Chow Bella

Best Thing I Ate All Week: A Badass Green Chile Tuna Melt

The chill interior of Chula Seafood
The chill interior of Chula Seafood Chris Malloy
I can make a good tuna melt. You can make a good tuna melt. My 1-year-old son can probably make a good tuna melt. The components are so simple, so easy to put together. You melt cheese that's on tuna that's on bread. Add spices or citrus, maybe, if you want. A joke to make, right?

And yet, after trying Chula Seafood's tuna melt, you quickly realize something: You, me, my son, your friends, my friends — on the subject of the tuna melt, we really don't know shit.

After trying Chula Seafood's version, you realize the tuna melt you know is no tuna melt. It is a pretender, a pale imitation, some basic union of tuna, bread, and cheese but no tuna melt.

Chula Seafood is perfectly equipped to make a high-level version of this humble sandwich. Co-owners Hogan Jamison and Jon Heflin source all kinds of empyrean fish for Valley hotels and restaurants, They famously use their own boat in San Diego to harpoon swordfish, loading fish right on the California dock. They also have a storefront in Scottsdale, one that peddles lunch and dinner rather than marine life wholesale.

In the shop with blue-painted walls, you can nab alabaster cod, watermelon-red tuna, and carrot-orange salmon for your raw or cooked at-home needs. A range of bowls are on offer, ceviche and poke. Weekly specials rotate. One is the tuna melt.

This past Wednesday, the day of the special, a line of lunchers coiled to the door. As time passed, you moved closer to the counter, shuffling through reggae and the chatter.

Over an iced rainbow of fish, you could see the tuna melts being made.

They crowd onto a monster panini press, capable of handling four sandwiches at a time. The folks at Chula put an aggressive press on your sandwich, ridging the bread with the grooves of the grill. The toasting lasts a while. It results in outer bread with some brown splotches, some burnt spots, and a crisp character that, with another minute of toasting, would be a genuine crunch.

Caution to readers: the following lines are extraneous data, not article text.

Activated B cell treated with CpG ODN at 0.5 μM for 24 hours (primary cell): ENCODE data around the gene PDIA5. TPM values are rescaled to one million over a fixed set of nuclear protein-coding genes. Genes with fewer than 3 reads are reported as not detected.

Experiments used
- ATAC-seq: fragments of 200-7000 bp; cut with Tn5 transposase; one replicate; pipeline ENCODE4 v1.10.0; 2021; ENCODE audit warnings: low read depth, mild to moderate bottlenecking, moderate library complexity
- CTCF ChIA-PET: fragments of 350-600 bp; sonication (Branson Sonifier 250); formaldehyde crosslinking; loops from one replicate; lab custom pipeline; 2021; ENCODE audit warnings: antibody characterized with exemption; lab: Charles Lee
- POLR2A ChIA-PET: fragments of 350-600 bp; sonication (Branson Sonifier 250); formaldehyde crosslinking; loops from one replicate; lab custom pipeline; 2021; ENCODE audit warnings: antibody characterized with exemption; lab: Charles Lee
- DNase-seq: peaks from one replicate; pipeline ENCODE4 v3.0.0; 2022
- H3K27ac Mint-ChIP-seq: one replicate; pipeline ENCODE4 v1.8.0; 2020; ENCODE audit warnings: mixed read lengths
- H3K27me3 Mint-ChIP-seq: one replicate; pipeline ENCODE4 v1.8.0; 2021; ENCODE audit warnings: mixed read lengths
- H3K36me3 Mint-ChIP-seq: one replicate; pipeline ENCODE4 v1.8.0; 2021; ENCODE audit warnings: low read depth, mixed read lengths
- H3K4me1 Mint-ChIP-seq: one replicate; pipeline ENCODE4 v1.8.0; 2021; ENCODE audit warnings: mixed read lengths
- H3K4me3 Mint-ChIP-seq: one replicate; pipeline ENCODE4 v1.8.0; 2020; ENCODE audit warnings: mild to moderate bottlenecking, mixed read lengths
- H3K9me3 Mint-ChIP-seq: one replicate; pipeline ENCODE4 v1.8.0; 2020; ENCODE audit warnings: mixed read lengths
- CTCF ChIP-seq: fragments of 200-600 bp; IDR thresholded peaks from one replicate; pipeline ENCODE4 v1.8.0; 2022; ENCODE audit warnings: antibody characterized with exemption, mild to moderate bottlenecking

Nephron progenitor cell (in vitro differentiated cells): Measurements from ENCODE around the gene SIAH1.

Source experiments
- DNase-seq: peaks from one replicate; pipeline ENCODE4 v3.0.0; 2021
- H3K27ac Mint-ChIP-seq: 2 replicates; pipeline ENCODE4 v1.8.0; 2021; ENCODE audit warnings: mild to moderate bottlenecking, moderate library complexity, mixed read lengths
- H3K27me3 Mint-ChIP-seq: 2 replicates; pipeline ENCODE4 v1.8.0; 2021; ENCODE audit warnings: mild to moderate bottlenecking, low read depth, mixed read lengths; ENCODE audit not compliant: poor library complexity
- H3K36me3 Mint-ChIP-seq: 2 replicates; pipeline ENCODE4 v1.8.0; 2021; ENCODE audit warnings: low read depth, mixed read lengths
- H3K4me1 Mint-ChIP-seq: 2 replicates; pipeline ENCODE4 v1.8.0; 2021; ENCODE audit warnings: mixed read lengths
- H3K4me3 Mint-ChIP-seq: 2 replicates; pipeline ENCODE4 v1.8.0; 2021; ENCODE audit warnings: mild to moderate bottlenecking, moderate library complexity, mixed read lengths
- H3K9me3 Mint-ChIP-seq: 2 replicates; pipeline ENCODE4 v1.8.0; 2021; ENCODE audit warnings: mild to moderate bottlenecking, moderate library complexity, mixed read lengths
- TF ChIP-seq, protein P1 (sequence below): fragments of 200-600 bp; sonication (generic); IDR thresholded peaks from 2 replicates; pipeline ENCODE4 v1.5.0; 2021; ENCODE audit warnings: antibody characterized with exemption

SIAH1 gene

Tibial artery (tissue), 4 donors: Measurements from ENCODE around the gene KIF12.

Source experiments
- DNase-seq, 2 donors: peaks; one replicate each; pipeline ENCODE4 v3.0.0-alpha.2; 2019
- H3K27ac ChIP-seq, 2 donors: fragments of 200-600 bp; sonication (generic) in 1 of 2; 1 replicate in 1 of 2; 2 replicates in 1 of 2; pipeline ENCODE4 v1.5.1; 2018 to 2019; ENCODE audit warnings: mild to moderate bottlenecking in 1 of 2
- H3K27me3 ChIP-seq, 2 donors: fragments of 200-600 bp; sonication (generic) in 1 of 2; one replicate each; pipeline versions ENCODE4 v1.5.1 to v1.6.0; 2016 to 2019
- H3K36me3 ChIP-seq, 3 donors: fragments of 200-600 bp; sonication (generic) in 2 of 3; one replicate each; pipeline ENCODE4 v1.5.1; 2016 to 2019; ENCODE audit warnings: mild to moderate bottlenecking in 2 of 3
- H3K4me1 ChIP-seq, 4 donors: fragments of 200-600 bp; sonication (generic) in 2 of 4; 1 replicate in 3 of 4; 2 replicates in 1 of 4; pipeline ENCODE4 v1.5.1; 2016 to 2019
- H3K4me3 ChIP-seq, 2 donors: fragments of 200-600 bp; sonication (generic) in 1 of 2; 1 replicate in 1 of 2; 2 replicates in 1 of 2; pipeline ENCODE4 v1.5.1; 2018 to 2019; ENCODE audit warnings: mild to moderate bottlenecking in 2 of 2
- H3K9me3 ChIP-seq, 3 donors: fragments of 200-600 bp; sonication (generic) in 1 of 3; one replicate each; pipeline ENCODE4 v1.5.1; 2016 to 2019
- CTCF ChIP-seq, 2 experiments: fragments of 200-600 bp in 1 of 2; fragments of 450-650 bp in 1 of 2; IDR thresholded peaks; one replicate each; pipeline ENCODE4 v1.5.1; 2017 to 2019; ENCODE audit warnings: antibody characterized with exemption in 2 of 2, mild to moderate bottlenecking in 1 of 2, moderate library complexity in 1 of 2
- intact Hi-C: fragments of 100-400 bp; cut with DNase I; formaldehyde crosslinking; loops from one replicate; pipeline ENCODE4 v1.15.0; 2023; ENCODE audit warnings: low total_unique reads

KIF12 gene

The tuna in the middle, though, is soft. It has been cooked confit-style. That means cooked immersed in fat, a method that yields fall-apart tuna, duck, chicken, or whatever has been cooked.

click to enlarge
The chill interior of Chula Seafood
Chris Malloy
This tuna melt speaks with a strong Southwestern accent. Green chiles provide low heat, a mere candle flicker of cool burn. You can still get the mild flavor of albacore and the dreamy quality of melted cheese, sprinkled on with a restrained hand. The cheese is queso Oaxaca. The toasted vehicle is Noble Bread, two slices of sexy grill-furrowed goodness. Yep, we're miles from Bumblebee, American cheese, and English muffins.

A little plastic container of chimichurri comes on the side. Dunk your sandwich if you please. The famous South American sauce brims with chopped herbs, parsley, and more. It has some tang, acidity enough to slice through the heft of the cheese and the steak-like density of the tuna.

You may not need that chimichurri. This Wednesday-only tuna melt is good enough sans sauce, operating on a  a different level than the sauce, one of subtleties: textures, flavors, small aromatics. Those pleasantly interlocking qualities, though nothing pyrotechnic, are what make this genre-lifting tuna melt so damn delicious.

Chula Seafood. 8015 East Roosevelt Street, Scottsdale; 480-621-5121.
Open Tuesday through Saturday, 10 a.m. to 7 p.m.
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Chris Malloy, former food editor and current food critic at Phoenix New Times, has written for various local and national outlets. He has scrubbed pots in a restaurant kitchen, earned graduate credit for a class about cheese, harvested garlic in Le Marche, and rolled pastas like cappellacci stuffed with chicken liver. He writes reviews but also narrative stories on the food world's margins.
Contact: Chris Malloy